‘Firebird’ book review: Soar through the skies with Elizabeth Wein’s tale of a young Soviet combat pilot

‘Firebird’ book review: Soar through the skies with Elizabeth Wein’s tale of a young Soviet combat pilot

A teenager joins the Leningrad Youth Aeroclub to follow in the footsteps of legendary Russian pilot Marina Raskova

By Elizabeth Wein
Published by Barrington Stoke
ISBN 978 1 78112 831 2

When Elizabeth Wein came up with the idea for latest novel, Firebird, she was already in the middle of another, non-fiction project.

That project required her to do research on female pilots from the Soviet Union who fought in the second world war. But the more she read about these brave women, the more she felt compelled to write a fiction story that was inspired by their lives and careers.

Many of Wein’s books are inspired both by historical events and her love of flying. Her award-winning novel Code Name Verity, a thrilling story about a British spy whose plane crashes over enemy territory, was shortlisted for the Carnegie medal, which is a British literary award.

Wein’s novel, Firebird, is based on the history of flying in the Soviet Union. It is a thrilling tale set during the 872-day Siege of Leningrad (1941-1944). The story introduces two of most powerful female characters in current YA fiction.

Teenager Nastia Nabokova, the daughter of revolutionaries, has been waiting all her life for a chance to serve her homeland. When the second world war breaks out, she and her friends are determined to do what they can to fight against the advancing German army. Nastia joins the Leningrad Youth Aeroclub, and begins training for aerial combat.

Her teacher and mentor is the chief flight instructor of the aeroclub, and who is a stern yet strange leader. When Nastia proves herself to be both skilled and hard-working, she is promoted to the position of the chief’s personal wingman.

Throughout her training, Nastia is eager to follow in the footsteps of legendary Russian pilot Marina Raskova. War pilots don’t come any braver than Raskova, and Nastia is her biggest fan.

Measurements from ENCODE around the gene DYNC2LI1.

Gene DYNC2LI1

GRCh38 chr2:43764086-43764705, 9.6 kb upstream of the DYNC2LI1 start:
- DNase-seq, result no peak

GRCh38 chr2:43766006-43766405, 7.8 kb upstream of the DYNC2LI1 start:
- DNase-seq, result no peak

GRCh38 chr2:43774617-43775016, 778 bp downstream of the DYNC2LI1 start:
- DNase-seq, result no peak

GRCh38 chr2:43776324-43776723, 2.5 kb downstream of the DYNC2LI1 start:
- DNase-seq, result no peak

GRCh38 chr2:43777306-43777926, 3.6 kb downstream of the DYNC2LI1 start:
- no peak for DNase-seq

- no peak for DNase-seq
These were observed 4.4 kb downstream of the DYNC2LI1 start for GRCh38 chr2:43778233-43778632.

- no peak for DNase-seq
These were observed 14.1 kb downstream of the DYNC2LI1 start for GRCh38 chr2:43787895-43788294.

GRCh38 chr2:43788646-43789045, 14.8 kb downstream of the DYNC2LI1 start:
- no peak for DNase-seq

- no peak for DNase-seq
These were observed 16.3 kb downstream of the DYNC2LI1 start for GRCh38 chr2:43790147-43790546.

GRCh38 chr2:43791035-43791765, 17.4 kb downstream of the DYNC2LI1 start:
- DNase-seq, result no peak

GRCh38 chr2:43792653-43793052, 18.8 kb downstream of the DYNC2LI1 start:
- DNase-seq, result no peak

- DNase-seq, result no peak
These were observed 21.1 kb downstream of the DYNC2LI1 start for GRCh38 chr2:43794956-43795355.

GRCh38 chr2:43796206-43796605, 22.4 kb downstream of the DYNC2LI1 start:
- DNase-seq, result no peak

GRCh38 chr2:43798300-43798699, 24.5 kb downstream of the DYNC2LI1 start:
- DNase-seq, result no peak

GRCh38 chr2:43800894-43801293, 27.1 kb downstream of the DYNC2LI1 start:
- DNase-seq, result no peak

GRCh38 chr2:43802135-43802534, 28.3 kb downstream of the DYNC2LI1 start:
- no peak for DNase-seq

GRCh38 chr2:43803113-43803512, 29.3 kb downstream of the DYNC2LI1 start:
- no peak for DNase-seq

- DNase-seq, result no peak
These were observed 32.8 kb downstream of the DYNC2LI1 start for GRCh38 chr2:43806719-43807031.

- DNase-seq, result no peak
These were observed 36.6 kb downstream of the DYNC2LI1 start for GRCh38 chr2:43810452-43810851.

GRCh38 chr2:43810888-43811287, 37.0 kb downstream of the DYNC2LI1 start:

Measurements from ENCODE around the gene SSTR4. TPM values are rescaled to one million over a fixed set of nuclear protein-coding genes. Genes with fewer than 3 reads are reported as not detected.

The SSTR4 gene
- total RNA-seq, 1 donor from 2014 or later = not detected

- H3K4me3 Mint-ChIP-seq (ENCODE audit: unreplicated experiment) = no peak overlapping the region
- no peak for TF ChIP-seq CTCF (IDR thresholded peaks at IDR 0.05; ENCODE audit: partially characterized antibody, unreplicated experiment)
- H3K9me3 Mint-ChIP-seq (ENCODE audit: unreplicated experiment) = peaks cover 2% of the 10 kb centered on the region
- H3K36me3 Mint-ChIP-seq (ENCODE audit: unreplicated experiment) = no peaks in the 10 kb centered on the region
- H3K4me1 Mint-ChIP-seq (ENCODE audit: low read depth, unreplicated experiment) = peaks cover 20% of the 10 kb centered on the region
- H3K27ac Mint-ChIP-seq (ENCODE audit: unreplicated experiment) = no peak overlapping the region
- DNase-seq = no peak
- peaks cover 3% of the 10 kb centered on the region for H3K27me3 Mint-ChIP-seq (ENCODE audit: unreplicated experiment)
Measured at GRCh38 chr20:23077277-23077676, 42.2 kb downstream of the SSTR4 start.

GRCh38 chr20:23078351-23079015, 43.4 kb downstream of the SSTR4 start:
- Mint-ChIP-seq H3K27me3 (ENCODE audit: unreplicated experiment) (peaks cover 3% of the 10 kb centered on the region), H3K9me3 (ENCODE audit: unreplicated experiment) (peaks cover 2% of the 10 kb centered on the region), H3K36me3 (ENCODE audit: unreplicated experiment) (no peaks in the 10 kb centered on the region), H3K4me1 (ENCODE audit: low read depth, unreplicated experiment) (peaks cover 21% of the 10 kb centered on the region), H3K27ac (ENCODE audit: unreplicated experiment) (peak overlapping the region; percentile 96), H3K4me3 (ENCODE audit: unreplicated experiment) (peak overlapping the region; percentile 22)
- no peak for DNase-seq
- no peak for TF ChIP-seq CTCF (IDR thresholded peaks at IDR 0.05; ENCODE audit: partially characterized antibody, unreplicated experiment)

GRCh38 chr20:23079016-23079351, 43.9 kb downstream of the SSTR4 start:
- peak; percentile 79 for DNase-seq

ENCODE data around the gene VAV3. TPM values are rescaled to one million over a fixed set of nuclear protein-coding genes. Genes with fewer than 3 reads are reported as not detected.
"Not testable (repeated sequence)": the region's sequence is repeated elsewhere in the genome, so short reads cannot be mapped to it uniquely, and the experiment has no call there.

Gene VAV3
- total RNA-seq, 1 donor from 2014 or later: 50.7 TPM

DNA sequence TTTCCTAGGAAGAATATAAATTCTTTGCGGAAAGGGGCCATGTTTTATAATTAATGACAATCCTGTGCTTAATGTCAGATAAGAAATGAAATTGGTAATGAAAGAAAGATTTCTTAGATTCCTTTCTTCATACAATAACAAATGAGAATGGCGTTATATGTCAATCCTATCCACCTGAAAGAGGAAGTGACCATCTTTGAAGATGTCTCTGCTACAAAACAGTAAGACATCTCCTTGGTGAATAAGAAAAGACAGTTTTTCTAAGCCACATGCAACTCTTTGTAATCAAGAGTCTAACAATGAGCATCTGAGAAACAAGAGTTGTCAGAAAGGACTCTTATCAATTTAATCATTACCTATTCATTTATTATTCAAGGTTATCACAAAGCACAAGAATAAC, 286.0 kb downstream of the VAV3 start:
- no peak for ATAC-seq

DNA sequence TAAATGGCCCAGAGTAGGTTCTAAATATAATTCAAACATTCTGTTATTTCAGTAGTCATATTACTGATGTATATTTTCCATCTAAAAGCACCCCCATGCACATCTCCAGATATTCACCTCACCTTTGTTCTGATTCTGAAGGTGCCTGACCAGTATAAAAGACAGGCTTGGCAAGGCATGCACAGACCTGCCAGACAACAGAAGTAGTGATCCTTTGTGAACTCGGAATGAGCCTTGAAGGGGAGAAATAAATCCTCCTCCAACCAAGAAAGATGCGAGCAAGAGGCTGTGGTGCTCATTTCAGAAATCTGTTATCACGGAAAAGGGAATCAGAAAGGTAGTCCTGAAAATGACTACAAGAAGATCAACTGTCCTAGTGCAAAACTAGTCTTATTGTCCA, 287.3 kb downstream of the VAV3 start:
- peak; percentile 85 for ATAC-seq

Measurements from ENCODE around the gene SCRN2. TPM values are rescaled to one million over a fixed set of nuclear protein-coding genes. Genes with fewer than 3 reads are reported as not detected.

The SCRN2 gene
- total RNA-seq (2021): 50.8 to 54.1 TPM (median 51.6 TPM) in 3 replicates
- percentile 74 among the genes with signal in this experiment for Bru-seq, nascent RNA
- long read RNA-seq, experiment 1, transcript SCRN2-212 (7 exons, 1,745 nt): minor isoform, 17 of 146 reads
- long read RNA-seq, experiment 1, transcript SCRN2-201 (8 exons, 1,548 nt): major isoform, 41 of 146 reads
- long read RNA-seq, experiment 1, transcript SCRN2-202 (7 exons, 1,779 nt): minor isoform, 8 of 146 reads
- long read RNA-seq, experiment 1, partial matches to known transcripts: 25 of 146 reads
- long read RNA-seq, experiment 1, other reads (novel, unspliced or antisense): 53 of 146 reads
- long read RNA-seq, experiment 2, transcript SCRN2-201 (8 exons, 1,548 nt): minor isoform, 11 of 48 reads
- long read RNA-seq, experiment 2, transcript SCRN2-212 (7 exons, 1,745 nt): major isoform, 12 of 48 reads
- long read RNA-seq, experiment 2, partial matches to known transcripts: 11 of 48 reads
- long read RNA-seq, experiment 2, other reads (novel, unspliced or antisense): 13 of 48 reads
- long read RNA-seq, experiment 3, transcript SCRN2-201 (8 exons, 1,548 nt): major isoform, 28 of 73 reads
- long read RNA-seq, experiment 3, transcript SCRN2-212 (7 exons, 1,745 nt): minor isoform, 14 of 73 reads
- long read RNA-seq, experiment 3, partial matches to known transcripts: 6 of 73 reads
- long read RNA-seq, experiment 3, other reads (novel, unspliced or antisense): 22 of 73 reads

The war advances closer and closer to Leningrad. Nastia wants to fight for the Soviet Union, and yet she can’t help but think back to the old regime under the Romanov tsar Nicholas ll, who was executed along with his wife and children after the Russian Revolution. And she can’t stop thinking about the rumour that one of the Romanov daughters escaped the cellar where her family were executed in 1918.

In the winter of 1942, Nastia is stationed just 500 kilometres from the battle front. Wein’s descriptions of the aerial battles scenes are thrilling. Every time Nastia rocketsinto the sky, Wein takes the reader right up there with her.

And all the while, the enigmatic chief flying instructor of the Leningrad Aeroclub is watching. It is only in the final pages of the book that Nastia discovers that her mentor is hiding a secret that is as dangerous as the German Messerschmitts in the skies above.

John Millen can be contacted at millenbookshelf@gmail.com

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This article appeared in the Young Post print edition as
Soar through the skies in this thrilling tale of a young combat pilot


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